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Vacation apartments in Barcelona
Barcelona is one of the largest tourist destinations not only in Europe, but in the world. For a comfortable alternative to hotels, consider choosing short-term apartment rentals in Barcelona that constitute a successful and secure market in Europe.
Rental apartments in Barcelona cost less than hotel rooms of comparable sizes, and yet offer you a real home where you would love to come back after a day out in Barcelona.
You get all the advantages of independent living and working in a rental apartment: you may choose to cook in a fully-equipped kitchen, you may entertain guests in the living room, you have the privacy of your own bedroom. Would you have all that in a hotel? More and more travellers prefer to rent an apartment in Barcelona for these reasons.
If you frequently travel with family or friends, you know how difficult it may be to book adjacent spacious rooms in a hotel. 1-, 2- or 3-bedroom apartments in Barcelona are easy to find. What is more, you pay per apartment, not per guest, which allows you to cut rental costs considerably, and spend quality time together.
Barcelona is a city you would not want to leave and where you would love to come back, but if you are set on more exploring, we also offer apartment, cottage and villa short-term and long-term rentals all over Europe and North America!
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Catalan Modern (Art Nouveau)

The 1860 Eixample plan of city expansion, also known as Plan Cerdà, was meant to free the growing city populace from the grip of Gothic boundaries of the Old Town. "Eixample" in Catalan literally means "enlargement". The release of the plan coincided with the blooming artistic creativity in Barcelona, and nowhere else was it as evident as in architecture. The land between Barcelona and Gràcia became hot commodity at the end of the 19th century and land wars for proprietorship supplied abundant work for architects of that time. What was not fully realized, however, was the caliber of talent and skill of these artists.

The role of the leading man in the development of Eixample was assumed by Antoni Gaudí i Cornet (1852-1926), the native of Reus, who initially studied metalwork, but graduated with a diploma in architecture in 1878. Gaudí became the face of the architectural style that astounded the primordially mediocre European city with its abundant imagination, innovation and fantasy. This wave of creativity subsided quickly, as the prime years of Modern style fell on the 1880-1910s.

Modern style was not an isolated phenomenon restricted only to Barcelona. The English and the French called this style "Art Nouveau" (New art), Italians referred to it as Lo Stile Liberty (Free style), Germans called it Jugendstil (Style of Youth) and in Austria it was known as Sezession (Secession). The vitality and certain recalcitrance of Modern style is perfectly reflected in the epithets that are used to describe the style in Europe, mainly – "freedom", "youth", and "dissidence". The key element that united all of the variations of Modern style in Europe were sensuous curves instead of sharp angles that purported freedom and lightness of natural movement. This aspect, along with Japanese art, influenced the Art Nouveau thinking as well.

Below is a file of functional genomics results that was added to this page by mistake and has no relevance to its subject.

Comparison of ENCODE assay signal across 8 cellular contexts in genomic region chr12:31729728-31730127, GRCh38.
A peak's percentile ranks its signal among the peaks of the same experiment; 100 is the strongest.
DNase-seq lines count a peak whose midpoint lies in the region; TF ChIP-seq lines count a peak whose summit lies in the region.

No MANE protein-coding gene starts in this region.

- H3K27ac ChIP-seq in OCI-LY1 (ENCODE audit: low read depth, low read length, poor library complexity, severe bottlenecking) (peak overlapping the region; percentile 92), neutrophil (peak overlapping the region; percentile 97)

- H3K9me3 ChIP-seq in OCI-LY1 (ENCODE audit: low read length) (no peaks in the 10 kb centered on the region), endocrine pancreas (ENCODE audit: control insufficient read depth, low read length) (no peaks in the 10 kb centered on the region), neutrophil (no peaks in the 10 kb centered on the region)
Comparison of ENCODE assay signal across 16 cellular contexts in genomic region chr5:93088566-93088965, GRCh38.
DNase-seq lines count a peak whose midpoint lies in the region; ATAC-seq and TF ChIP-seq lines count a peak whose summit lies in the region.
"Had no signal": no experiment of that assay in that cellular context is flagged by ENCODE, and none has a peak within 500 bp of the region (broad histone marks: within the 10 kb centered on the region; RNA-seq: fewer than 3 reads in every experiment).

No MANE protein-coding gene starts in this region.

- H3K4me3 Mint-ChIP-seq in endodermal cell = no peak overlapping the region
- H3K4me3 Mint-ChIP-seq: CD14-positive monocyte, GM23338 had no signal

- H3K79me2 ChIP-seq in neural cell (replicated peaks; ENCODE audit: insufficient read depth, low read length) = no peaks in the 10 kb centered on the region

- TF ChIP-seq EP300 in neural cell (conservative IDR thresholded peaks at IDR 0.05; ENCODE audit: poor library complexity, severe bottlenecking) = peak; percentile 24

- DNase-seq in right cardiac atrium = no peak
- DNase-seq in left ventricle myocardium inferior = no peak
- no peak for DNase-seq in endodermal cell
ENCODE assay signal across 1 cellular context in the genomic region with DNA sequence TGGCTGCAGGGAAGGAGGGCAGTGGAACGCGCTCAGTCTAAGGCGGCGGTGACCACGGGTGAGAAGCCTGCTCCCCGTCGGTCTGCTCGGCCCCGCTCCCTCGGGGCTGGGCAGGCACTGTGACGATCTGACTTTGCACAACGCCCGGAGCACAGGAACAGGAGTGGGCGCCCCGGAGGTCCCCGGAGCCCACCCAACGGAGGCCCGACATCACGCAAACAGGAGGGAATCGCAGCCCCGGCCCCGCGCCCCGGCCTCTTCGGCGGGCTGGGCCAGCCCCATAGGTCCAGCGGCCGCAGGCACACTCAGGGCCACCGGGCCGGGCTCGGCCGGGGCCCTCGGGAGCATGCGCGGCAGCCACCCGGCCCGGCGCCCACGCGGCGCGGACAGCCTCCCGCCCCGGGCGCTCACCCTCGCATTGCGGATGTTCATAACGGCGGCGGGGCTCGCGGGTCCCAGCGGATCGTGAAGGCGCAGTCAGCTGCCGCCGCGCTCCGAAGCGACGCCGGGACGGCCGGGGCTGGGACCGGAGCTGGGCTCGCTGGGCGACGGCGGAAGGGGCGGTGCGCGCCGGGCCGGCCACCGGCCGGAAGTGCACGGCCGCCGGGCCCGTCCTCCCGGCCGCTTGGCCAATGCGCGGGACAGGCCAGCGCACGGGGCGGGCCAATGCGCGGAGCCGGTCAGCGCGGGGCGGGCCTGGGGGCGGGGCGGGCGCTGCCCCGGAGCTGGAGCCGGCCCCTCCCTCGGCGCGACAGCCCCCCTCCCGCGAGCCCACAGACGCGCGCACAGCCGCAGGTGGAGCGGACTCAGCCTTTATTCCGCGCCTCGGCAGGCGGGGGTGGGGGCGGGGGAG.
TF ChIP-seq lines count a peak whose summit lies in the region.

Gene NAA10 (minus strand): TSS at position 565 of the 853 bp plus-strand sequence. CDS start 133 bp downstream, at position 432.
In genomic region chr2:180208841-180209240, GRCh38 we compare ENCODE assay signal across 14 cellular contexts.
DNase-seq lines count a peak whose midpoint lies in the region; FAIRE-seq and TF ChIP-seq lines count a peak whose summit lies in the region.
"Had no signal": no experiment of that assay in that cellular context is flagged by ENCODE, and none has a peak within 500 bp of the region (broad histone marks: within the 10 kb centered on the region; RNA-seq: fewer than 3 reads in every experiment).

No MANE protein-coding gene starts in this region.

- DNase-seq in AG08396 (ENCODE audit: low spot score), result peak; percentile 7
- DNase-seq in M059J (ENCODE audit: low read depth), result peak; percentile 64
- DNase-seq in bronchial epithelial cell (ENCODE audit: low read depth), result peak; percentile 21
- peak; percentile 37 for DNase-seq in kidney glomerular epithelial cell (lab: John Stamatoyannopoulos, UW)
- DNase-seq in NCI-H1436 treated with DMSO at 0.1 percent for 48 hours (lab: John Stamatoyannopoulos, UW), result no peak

Despite all of these attributes of Modern style, there is something elusively wrong with the title, as it implies the full rejection of old tradition in favour of a completely new one. In some sense, this is absolutely incorrect. Starting with Gaudí, the Modernist artists found their inspiration in the classics, and borrowings from Gothic architecture, along with Islamic design and the art of Renaissance, influenced the development of Modern style significantly. Modern at its frivolous best was an interpretation of architectural styles of the past and their skillful and exciting mixture. Even the materials that the Modernists used were all pretty traditional in architecture - it was the way these materials were used that constituted the innovation.

No fewer than 2000 buildings in Barcelona and around Catalonia demonstrate the influence of Modern style, in some places more evidently than in others. Plus, Gaudí and colleagues readily accepted commissions outside Catalonia as well! Everything from mansions to churches, from hospitals to factories, was built with a Modernist flair and its incredible eclecticism and playful impertinence.

Having at one's disposal a talented artist is one thing, but living at a time of the whole pleiad of outstanding artists is a miracle... yet this is precisely what happened to Barcelona at the end of the 19th century. However, the spreading of the Modernist style was made possible by the influx of capital, hard cash into architectural firms – after all, every artist needs a muse and a patron. Gaudí and other Modernists were not lacking orders, and the area of Eixample became their perfect playground where everything was possible and allowed. While the creations of Gaudí and his colleagues were filling with tenants, the proprietors of the buildings were spreading the word and starting a rather lucrative chain reaction. The upper class of Barcelona had to keep up with the Modernist fashion: for decades to come it was quite difficult to come across an architect in Catalonia who had not yet experimented with something Modernist to satisfy his clients.

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